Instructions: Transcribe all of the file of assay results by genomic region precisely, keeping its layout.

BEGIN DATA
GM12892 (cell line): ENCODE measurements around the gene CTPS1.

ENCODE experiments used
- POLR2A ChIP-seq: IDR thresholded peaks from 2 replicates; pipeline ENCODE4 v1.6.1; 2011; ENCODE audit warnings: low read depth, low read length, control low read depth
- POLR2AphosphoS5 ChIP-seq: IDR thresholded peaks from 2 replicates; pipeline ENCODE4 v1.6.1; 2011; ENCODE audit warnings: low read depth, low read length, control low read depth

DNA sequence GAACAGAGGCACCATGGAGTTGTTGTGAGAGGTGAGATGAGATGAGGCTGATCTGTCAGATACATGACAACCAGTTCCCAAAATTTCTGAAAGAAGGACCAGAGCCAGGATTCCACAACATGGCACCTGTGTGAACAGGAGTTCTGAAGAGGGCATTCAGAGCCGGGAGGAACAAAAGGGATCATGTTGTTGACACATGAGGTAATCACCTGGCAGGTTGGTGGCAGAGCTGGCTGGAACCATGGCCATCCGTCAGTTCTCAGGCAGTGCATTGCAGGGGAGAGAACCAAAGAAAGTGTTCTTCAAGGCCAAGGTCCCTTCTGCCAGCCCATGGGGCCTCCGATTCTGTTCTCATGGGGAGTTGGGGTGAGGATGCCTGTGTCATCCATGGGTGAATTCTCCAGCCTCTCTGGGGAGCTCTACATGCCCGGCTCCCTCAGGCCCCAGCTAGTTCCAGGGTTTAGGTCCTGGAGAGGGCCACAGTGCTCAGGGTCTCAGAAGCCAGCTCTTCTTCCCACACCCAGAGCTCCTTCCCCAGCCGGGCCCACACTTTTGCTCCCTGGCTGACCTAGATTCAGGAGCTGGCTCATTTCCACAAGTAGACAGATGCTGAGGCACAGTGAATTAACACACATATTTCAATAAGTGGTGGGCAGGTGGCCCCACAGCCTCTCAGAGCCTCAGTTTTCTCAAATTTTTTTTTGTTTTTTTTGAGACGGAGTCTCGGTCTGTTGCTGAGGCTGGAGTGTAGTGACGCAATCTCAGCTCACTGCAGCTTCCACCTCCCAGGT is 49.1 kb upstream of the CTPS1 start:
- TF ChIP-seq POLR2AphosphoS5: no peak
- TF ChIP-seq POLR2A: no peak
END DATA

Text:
GM12892 (cell line): ENCODE measurements around the gene CTPS1.

ENCODE experiments used
- POLR2A ChIP-seq: IDR thresholded peaks from 2 replicates; pipeline ENCODE4 v1.6.1; 2011; ENCODE audit warnings: low read depth, low read length, control low read depth
- POLR2AphosphoS5 ChIP-seq: IDR thresholded peaks from 2 replicates; pipeline ENCODE4 v1.6.1; 2011; ENCODE audit warnings: low read depth, low read length, control low read depth

DNA sequence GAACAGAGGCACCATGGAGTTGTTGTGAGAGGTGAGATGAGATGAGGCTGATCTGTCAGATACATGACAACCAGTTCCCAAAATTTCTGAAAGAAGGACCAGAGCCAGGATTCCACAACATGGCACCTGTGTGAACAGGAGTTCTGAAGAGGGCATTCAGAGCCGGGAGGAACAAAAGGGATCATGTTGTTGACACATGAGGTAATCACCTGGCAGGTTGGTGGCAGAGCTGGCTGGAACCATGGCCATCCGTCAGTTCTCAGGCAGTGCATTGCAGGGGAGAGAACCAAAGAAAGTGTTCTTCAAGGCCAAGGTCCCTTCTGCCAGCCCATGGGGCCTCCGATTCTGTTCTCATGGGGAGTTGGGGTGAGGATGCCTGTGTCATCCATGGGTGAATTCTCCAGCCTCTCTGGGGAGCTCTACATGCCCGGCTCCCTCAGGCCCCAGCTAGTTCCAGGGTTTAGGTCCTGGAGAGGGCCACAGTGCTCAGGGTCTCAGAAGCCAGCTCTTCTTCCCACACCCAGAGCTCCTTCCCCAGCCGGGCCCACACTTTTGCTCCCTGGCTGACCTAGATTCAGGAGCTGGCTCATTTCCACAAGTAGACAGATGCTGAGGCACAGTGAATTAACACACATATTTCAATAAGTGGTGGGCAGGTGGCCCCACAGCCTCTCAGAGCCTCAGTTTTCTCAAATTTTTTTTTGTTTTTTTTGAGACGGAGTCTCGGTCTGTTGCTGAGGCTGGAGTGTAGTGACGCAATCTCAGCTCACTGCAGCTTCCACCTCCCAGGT is 49.1 kb upstream of the CTPS1 start:
- TF ChIP-seq POLR2AphosphoS5: no peak
- TF ChIP-seq POLR2A: no peak